‘It sucks to be gay in the bush. You want to kill yourself’
E captured the hearts of Australians with his self-effacing country-boy persona and typical Aussie drawl as a breakout star of Big Brother in 2006.
And then the "Gay Cowboy' made them catch their breath as he bravely came out on the reality TV show.
More than a decade on, 'Farmer Dave' Graham has brought his earnest country drawl, 'fair go' approach and country boy logic to the same-sex marriage debate in a heartfelt video, with a cheeky twist: he reveals the desperate struggle of growing up gay in the bush, but finishes on an upbeat note, laughingly revealing he's "single as sh*t".
His "A farmer's view on the marriage vote" video has had more than 62,000 views on his Facebook page.
It opens with a polite country boy thank you, as Dave thanks "everyone involved for making this a massive issue because, you know, when you're alone and living in the bush a lot of times all you hear is the bad stuff".
"So this is extraordinary to hear that it's a national issue to let people like me who want to fall in love, and want to spend the rest of their life with one person, it's just incredible."
He then targets some of the "weird" arguments against, targeting the Coalition for Marriage advertisements featuring mums fearing what a yes vote means.
"There's that woman that says 'oh my God, they're making my kids role play'," he says.
"Newsflash, you stupid cow. That's what every gay person's had to do nearly all their lives, especially people in the country, like me.
"It sucks to be gay in the bush. You want to kill yourself. And you try. Many times. Because it's not a choice. It's how you are.
"So we have to role play every single day, and pretend. And the worst thing is you hurt people, big time, because you're forced into a lie.
"If your kid has to try, for like five minutes, to role play what it's like to be like this, it's not that bad, sheila."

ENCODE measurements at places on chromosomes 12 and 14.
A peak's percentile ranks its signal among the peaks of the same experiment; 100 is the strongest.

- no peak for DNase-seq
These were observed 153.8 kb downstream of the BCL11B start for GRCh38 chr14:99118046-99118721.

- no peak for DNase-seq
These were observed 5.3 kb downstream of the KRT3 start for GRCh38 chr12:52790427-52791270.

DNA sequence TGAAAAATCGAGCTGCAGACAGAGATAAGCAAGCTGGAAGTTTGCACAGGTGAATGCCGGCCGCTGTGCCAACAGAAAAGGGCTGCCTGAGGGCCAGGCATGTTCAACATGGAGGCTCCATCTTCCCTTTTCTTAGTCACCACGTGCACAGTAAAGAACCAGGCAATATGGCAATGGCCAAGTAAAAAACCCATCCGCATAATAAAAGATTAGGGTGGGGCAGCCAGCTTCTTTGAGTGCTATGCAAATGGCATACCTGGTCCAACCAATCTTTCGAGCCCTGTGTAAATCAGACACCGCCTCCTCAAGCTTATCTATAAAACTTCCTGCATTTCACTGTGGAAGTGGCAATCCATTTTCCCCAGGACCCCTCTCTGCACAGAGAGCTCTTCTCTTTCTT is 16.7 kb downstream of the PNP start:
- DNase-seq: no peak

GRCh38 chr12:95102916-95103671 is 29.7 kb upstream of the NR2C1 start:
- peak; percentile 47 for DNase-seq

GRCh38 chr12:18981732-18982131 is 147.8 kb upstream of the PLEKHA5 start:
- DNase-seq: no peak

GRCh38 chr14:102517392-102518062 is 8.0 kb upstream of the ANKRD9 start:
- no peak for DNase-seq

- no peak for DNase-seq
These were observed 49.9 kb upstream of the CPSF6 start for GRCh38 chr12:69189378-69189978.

Dave "wouldn't wish on anyone" his own "terrible" experience of growing up hiding the fact he was gay for more than a quarter of a decade.
"Seriously, I did it for 26 years where I had to lie to myself, my family and community about who I was."
He told news.com.au that he was saddened the debate had been sidetracked and muddied.
"Every part of the 'No' debate is red herrings," he says.
"This (debate) is about marriage. This is about two people who love each other getting married.
But since "no voters" have brought up the controversial Safe Schools program, he's happy to share his experiences as a teenager in high school.
"But on Safe Schools, you know what? I was spat on. I was abused. I was bashed, I was whacked. I was mistreated every single day of my school life, and I went to an all-boys boarding school. Anything that would have been able to stop that … would have been a good thing."
He told news.com.au in regional and country areas, the debate had been muddied, but believes it's quintessentially Australian to believe in a "fair go".
"That's what this postal vote offers," he said.
In the video, he challenges Australians to look in the mirror and "just put yourself in that mindset of 'what if there was nothing I could change about myself and the law said I was a second-class citizen and I wasn't allowed to get married'?"
Challenging Australians to get rid of this "bullsh*t law" banning anyone from getting married, he signs of with a cheeky appeal to help a single bloke out.
"Let's just get on with it, it's 2017," he says.
"And if you know anyone that's really nice, I'm single as sh*t, send 'em my way."